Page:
Shopping for real estate in Belize is not as easy as you might initially expect!
First, brokers as we know them do not exist! Real estate agents that do exist are likely unlicensed, unregulated, and certainly not trained or insured.
Second, the majority (and I mean the majority) of the property for sale is not advertised!
But as real estate prices remain affordable, the quality of available real estate is attractive, the climate is beautiful, the people hospitable, the quality of life incredible and opportunities abound in Belize, more and more people need to know HOW to make their dream come true. home in Belize.
This article should cover the tips, tricks, and important points to consider, and somehow help you find and buy your ideal piece of real estate in Belize!
Part one: house hunting.
As mentioned earlier, many properties for sale often go completely unannounced.
Sure, there are the occasional classifieds in the San Pedro Sun or in the Belize City newspapers and there are real estate agents who keep up-to-date listings – either available on request or through their internet sites – but seriously, the majority of properties those for sale are not advertised – and I’m talking about at least three-quarters.
The only way to find out what’s really available is to travel to Belize and spend time there among the locals and the expats.
You see, properties for sale are generally offered by their owners and they often choose to skip the middleman – the real estate agent. Therefore, with no brokers and no signs, the only way you’ll find out what’s on the market is by getting to know the locals and expats in the specific areas you’re interested in, and through word of mouth you will you can begin to hear what is really available.
Once word gets out that you’re in the market, chances are you’ll be swamped and have more properties and deals to choose from for you to deal with! Be prepared and don’t agree to the very first opportunity presented to you!
Part Two: Real Estate Agents.
Since anyone in Belize can be a real estate agent, the quality you will find will vary greatly!
So please be careful – becoming a real estate agent requires no license, no insurance, no experience or training required: that’s why you will generally find expats, hoteliers, shopkeepers and taxi drivers on the side as brokers.
Yes, there ARE some professional agents who are honest, knowledgeable and whose agency companies are legit, but there are also those out to make a quick kill by selling anything and everything to unsuspecting tourists.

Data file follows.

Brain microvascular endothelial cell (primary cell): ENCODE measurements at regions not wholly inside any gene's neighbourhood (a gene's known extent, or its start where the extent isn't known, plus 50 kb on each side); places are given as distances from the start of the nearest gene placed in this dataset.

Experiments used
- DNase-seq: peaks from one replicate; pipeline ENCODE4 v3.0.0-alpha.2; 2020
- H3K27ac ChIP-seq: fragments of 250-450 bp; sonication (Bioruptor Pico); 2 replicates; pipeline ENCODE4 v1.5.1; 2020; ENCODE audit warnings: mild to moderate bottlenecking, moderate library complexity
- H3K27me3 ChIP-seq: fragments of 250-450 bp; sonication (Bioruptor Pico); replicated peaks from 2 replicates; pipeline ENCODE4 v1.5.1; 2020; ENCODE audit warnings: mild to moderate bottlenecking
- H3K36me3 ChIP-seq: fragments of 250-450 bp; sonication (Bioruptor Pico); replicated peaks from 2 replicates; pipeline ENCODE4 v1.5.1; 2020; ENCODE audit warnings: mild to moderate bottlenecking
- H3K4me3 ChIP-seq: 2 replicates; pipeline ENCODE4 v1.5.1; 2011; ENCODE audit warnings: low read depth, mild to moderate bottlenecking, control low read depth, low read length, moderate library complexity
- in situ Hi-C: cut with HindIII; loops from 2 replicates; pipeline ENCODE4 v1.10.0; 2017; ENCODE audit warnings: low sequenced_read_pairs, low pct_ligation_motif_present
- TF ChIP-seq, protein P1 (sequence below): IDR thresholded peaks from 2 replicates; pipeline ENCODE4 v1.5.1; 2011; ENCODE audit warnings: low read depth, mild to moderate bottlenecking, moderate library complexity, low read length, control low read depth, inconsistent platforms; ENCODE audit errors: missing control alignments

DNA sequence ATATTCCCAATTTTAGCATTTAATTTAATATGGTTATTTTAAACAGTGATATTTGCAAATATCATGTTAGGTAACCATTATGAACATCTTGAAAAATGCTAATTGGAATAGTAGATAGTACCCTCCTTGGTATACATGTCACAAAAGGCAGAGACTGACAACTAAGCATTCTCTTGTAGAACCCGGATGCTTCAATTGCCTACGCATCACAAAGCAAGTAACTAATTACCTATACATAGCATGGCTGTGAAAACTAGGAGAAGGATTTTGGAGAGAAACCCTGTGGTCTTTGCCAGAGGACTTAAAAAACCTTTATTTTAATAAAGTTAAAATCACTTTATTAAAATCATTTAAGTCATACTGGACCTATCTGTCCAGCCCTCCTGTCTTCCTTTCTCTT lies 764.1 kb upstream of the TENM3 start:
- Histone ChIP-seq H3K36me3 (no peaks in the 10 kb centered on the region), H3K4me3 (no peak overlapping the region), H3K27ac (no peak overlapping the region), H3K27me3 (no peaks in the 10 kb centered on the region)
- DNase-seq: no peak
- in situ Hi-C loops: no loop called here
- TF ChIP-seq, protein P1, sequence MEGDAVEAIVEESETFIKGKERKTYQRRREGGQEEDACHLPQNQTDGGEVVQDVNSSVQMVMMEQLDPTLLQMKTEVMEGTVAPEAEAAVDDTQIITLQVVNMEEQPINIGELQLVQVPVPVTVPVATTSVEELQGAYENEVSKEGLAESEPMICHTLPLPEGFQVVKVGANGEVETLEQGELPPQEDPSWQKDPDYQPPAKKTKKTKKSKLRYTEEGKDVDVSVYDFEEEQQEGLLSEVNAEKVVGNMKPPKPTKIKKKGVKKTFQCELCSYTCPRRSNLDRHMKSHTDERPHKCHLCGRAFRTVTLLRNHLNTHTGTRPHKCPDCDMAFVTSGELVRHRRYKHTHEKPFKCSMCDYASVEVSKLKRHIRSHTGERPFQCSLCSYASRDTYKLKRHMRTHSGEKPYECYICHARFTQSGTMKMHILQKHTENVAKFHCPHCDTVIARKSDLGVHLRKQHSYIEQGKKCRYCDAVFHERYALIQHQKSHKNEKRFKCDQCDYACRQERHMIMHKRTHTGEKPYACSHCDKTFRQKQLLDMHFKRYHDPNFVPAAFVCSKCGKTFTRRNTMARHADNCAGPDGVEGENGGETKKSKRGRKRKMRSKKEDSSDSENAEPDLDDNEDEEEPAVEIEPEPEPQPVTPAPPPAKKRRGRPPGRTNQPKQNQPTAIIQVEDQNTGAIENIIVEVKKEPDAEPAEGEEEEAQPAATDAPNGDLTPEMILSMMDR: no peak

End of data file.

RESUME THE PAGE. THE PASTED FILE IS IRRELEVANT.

Listen to the experiences of others and if someone is recommended to you by a trusted advisor, all the better.
If you buy through a broker, commissions in Belize are typically 7% on residential properties and around 10% on land transactions – borne by the seller: and in some cases, you as a buyer may be charged a fee to view property as it is remote and requires travel expenses. Make sure you are aware of such charges for which you may be held liable from the outset.
Part three: Real estate prices.
Despite a steady rise in real estate prices in Belize over 20 years, real estate remains attractively priced – especially when comparing prices for comparable properties for sale in the Americas or Western Europe.
There are still plenty of bargains in this beautiful Central American country. But it’s not so much what you know as who you know when it comes to getting the best deal for your money.
There is a general feeling among the expat community in Belize – something along the lines of “the second home you buy or rent is twice the size of the first and costs half as much” – so don’t hand over any money until you are there completely sure you know what you are doing!
Be prepared to spend time in Belize and be prepared to invest time in getting to know and befriending the locals, influential lawyers and business people and also the local expat community. Through these people you will find the best real estate at the best prices.
Another point worth considering is that Belize is a country with two prices: the local price and the price for foreigners. Yes, from an expat point of view, this is unfair. But from the point of view of the locals, the “wealthy” foreigner who is paid much more for his work in his country than a Belizean in Belize for the same work can simply pay the higher price.
One way around this is to ask a Belizean friend to ask the price and negotiate for you! Easy!
And yes, bargaining is essential – real estate prices vary wildly from region to region and city to city and seller to seller. There is not really a fixed valuation structure on which someone can base the price of a house or piece of land.